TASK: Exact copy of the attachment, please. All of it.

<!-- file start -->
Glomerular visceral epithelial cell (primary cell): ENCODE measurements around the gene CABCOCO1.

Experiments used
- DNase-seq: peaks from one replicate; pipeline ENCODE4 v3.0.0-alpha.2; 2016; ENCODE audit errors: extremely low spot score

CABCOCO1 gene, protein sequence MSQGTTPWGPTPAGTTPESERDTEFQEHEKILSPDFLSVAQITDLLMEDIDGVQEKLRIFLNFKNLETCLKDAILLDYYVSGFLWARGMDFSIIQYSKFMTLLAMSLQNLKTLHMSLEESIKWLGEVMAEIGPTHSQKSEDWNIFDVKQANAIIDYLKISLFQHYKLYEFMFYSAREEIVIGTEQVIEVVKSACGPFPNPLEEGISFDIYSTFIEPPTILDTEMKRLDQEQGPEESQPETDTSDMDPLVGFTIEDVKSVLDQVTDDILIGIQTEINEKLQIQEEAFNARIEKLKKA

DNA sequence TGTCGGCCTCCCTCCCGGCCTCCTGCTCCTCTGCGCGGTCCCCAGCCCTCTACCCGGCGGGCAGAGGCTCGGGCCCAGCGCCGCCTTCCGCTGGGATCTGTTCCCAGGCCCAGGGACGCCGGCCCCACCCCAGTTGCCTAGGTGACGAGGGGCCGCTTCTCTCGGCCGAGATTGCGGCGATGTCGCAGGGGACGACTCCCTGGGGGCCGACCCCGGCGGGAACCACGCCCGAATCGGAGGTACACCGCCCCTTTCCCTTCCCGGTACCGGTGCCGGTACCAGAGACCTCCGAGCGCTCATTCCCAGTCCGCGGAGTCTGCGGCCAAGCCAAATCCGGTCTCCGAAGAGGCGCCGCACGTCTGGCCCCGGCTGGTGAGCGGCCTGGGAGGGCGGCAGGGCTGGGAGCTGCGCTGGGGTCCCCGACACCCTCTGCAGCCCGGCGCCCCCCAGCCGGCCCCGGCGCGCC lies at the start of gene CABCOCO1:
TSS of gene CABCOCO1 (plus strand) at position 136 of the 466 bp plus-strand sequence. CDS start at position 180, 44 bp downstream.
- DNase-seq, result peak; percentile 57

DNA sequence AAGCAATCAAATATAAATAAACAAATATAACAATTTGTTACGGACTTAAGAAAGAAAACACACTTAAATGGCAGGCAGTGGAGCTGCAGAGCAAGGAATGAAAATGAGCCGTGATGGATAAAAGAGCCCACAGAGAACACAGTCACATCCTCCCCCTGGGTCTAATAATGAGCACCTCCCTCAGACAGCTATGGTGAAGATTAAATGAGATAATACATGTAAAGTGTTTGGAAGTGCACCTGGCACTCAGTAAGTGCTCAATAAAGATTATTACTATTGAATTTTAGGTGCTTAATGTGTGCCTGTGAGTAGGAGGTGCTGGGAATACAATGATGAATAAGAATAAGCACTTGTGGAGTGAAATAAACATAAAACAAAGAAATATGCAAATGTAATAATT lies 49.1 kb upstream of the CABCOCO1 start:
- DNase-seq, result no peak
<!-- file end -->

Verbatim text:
Glomerular visceral epithelial cell (primary cell): ENCODE measurements around the gene CABCOCO1.

Experiments used
- DNase-seq: peaks from one replicate; pipeline ENCODE4 v3.0.0-alpha.2; 2016; ENCODE audit errors: extremely low spot score

CABCOCO1 gene, protein sequence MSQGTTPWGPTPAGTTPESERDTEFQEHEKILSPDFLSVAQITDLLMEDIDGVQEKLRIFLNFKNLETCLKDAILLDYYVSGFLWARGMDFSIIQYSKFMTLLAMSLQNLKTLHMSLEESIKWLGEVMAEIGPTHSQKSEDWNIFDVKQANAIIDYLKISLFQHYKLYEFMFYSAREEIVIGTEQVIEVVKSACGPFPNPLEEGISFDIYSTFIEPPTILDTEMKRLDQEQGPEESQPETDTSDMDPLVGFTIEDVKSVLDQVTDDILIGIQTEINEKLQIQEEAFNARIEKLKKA

DNA sequence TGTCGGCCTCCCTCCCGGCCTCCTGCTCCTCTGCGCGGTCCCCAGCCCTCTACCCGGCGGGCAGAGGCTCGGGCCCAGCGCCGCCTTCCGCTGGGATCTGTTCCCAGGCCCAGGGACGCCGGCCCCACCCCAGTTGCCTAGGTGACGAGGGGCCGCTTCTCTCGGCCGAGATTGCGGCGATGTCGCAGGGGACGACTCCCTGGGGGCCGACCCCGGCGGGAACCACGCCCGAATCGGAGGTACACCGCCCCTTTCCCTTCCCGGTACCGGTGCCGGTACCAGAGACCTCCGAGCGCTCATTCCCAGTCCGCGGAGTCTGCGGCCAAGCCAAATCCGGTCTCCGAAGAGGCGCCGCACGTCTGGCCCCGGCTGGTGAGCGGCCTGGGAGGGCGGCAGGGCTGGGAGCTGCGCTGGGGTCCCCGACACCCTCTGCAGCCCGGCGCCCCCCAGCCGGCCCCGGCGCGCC lies at the start of gene CABCOCO1:
TSS of gene CABCOCO1 (plus strand) at position 136 of the 466 bp plus-strand sequence. CDS start at position 180, 44 bp downstream.
- DNase-seq, result peak; percentile 57

DNA sequence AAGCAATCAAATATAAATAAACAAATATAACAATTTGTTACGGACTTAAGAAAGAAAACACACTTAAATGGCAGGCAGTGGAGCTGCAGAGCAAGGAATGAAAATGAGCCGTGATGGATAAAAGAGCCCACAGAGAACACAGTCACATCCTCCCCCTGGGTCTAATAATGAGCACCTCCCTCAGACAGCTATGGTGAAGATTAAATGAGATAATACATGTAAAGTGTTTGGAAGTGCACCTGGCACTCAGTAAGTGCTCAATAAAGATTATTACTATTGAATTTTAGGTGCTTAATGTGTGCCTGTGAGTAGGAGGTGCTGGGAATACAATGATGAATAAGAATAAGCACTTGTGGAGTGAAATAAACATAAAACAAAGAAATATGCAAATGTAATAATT lies 49.1 kb upstream of the CABCOCO1 start:
- DNase-seq, result no peak